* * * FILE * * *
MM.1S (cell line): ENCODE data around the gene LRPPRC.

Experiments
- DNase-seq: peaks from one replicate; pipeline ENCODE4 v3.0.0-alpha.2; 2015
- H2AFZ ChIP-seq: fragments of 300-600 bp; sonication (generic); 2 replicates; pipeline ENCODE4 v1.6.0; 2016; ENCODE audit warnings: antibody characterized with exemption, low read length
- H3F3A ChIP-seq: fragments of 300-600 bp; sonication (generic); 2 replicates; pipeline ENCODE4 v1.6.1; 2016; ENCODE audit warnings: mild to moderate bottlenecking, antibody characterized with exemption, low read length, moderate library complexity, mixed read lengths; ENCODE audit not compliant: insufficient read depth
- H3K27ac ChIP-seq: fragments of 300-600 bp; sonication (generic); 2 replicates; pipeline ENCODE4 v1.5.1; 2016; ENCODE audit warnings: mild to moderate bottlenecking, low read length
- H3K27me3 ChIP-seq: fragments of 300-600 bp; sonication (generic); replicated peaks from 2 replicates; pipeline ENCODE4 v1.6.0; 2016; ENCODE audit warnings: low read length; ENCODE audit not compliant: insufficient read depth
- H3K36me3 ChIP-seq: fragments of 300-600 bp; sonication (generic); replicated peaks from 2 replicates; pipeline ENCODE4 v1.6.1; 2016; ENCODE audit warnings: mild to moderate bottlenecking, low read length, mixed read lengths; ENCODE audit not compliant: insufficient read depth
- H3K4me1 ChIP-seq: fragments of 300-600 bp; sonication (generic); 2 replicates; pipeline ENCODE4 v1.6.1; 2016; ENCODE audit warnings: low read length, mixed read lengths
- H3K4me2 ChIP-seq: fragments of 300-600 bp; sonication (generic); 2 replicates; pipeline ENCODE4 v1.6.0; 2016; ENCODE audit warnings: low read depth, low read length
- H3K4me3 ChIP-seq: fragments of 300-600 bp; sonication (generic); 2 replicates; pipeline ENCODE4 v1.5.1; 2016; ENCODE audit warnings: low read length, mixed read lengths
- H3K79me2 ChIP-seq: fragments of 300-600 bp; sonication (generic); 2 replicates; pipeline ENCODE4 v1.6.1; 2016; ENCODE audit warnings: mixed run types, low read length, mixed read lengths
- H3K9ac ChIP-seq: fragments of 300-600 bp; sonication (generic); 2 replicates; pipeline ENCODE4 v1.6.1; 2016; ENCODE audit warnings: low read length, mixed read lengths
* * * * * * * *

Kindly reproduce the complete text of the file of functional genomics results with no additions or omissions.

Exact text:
MM.1S (cell line): ENCODE data around the gene LRPPRC.

Experiments
- DNase-seq: peaks from one replicate; pipeline ENCODE4 v3.0.0-alpha.2; 2015
- H2AFZ ChIP-seq: fragments of 300-600 bp; sonication (generic); 2 replicates; pipeline ENCODE4 v1.6.0; 2016; ENCODE audit warnings: antibody characterized with exemption, low read length
- H3F3A ChIP-seq: fragments of 300-600 bp; sonication (generic); 2 replicates; pipeline ENCODE4 v1.6.1; 2016; ENCODE audit warnings: mild to moderate bottlenecking, antibody characterized with exemption, low read length, moderate library complexity, mixed read lengths; ENCODE audit not compliant: insufficient read depth
- H3K27ac ChIP-seq: fragments of 300-600 bp; sonication (generic); 2 replicates; pipeline ENCODE4 v1.5.1; 2016; ENCODE audit warnings: mild to moderate bottlenecking, low read length
- H3K27me3 ChIP-seq: fragments of 300-600 bp; sonication (generic); replicated peaks from 2 replicates; pipeline ENCODE4 v1.6.0; 2016; ENCODE audit warnings: low read length; ENCODE audit not compliant: insufficient read depth
- H3K36me3 ChIP-seq: fragments of 300-600 bp; sonication (generic); replicated peaks from 2 replicates; pipeline ENCODE4 v1.6.1; 2016; ENCODE audit warnings: mild to moderate bottlenecking, low read length, mixed read lengths; ENCODE audit not compliant: insufficient read depth
- H3K4me1 ChIP-seq: fragments of 300-600 bp; sonication (generic); 2 replicates; pipeline ENCODE4 v1.6.1; 2016; ENCODE audit warnings: low read length, mixed read lengths
- H3K4me2 ChIP-seq: fragments of 300-600 bp; sonication (generic); 2 replicates; pipeline ENCODE4 v1.6.0; 2016; ENCODE audit warnings: low read depth, low read length
- H3K4me3 ChIP-seq: fragments of 300-600 bp; sonication (generic); 2 replicates; pipeline ENCODE4 v1.5.1; 2016; ENCODE audit warnings: low read length, mixed read lengths
- H3K79me2 ChIP-seq: fragments of 300-600 bp; sonication (generic); 2 replicates; pipeline ENCODE4 v1.6.1; 2016; ENCODE audit warnings: mixed run types, low read length, mixed read lengths
- H3K9ac ChIP-seq: fragments of 300-600 bp; sonication (generic); 2 replicates; pipeline ENCODE4 v1.6.1; 2016; ENCODE audit warnings: low read length, mixed read lengths